Holiness grows in the very act of patience when we speak to our loved ones. It takes a lot of patience to be a good brother, a good sister, daughter, friend, mother or father. When we send text messages, are we being holy? Or am I just impatient and impersonal because it’s quicker to communicate that way? Am I transmitting God’s love to those around me? When I put up links or photos on Facebook, are they going to lead others to Jesus? Our senses are the first window that lets in the light, so what we look at can make us holy or unholy. Do I look at things that Jesus would look at?

The Holy Spirit is always there nudging us along in the right direction. It’s good to make a stop in our lives and ask ourselves in the setting of prayer, “Are we responding to God’s call to holiness?”

Do we want to improve and become a more consistent Christian? As St Paul so eloquently puts it, “Brothers (and sisters), I do not consider myself yet to have taken hold of it. But one thing I do: Forgetting what is behind and straining toward what is ahead, I press on toward the goal to win the prize for which God has called me heavenward to Christ Jesus.” (Philippians:     3:13-14). We are each in this process and journey of becoming holy. Where are we on the journey?

The call to be holy is a call to be joyful and to live every moment of the day with God and for others. After a long day at work, you arrive home to either a phone call or someone wanting to share with you about their day and their plans. Regardless of the tiredness that you experience, sit down and listen to them with patience. This is a step towards holiness. When there’s a need in the parish community to help out a bit more, do I shy away from offering myself or do I put my hand up? When it comes time to share our faith and say a simple word or two to encourage someone to have hope, do I follow my feelings and remain silent?

If we are constantly talking with God in a personal dialogue, we will become holy. Prayer makes us holy. Does my daily task of things to do contain my personal prayer time? Is it at the top of the list or somewhere near the bottom where things don’t matter if I don’t get to them?

Every step towards holiness makes us better people and frees us from being selfish and closed in on ourselves. Jesus is our greatest example as He was open to the needs of the people around Him, and He was never closed in on Himself.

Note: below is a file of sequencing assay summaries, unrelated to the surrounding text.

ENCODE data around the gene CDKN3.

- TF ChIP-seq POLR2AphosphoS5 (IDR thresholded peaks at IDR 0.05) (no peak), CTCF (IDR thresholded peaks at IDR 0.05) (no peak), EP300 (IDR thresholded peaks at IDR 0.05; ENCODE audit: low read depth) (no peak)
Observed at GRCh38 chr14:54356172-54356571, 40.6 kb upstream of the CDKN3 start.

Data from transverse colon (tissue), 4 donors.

One thing to remember is that every little step is a step closer to holiness. No matter how we feel about ourselves, how weak we feel, or how small our faith is; if we offer that to Jesus, He will make it grow.

We can’t become holy or grow in faith by ourselves. We need to come to Jesus and ask Him to help us.

“Like the apostles, came to Jesus and said Lord, “Increase our faith.” Jesus responded to them very simply…. “all you need is faith the size of a mustard seed.””(Luke 17:5-6).

Let’s take a look then at the size of our faith. Have you seen how small a mustard seed is? Hold up your thumb and pointer – a small mustard seed is a tiny as a speck between our fingers. That’s how big it is. We can all muster up a speck of faith can’t we? Who doesn’t have that amount of faith? No one right?

Jesus says to the apostles, all you need is faith the size of a mustard seed. All that we need is the small faith that we have. Jesus was a carpenter but he was also good at maths! He multiplies our offerings! It’s about what God can do in us, not what we can do alone. Let’s approach Jesus and say, Lord, my faith is weak, fragile; but I offer it to you so that you will make it grow. Faith does not come from us, it comes from Jesus. Faith is God’s realm.

In the Gospel of Mark 6:36-46, when the crowd reaches more than 5000 men, not counting women and children; Jesus invites the disciples to offer the little that they have, so that He can feed all the people. Despite being good sceptics, they give Jesus the five loaves and two fish that they have. After Jesus accepts and blesses their offering, there is more food than they know what to do with.

The same can happen to us when we offer Jesus the little that we have. With the little faith you have, offer it Him and watch what He will do with it, watch how He multiplies it to be enough for all those who are needy. Our vision is very different from Jesus’ vision. For example, where we see obstacles, he sees opportunities; where we see only failure and negativity, he sees success; where there is a closed door, he is there to open it.

We need to make an act of humility in order to offer what we have. In our world that is full of delusions, where we can find ourselves thinking that we’re better than we are and holier than we really are; being humble helps us to see that without God we are nothing, and we can do nothing.

Holiness is not about being ‘good’ but about being Christ. To be holy is to love as Christ loves. This indeed is the universal call to holiness – the call to love one another as Christ loves us.

Let’s approach Jesus in a humble way, asking Him to increase our small and weak faith, to believe that we can become holier, and that with His power awe can love as He loves.

Written by Kylie Cullen,  Verbum Dei Missionary Fraternity


Kylie Cullen

Verbum Dei Missionary Fraternity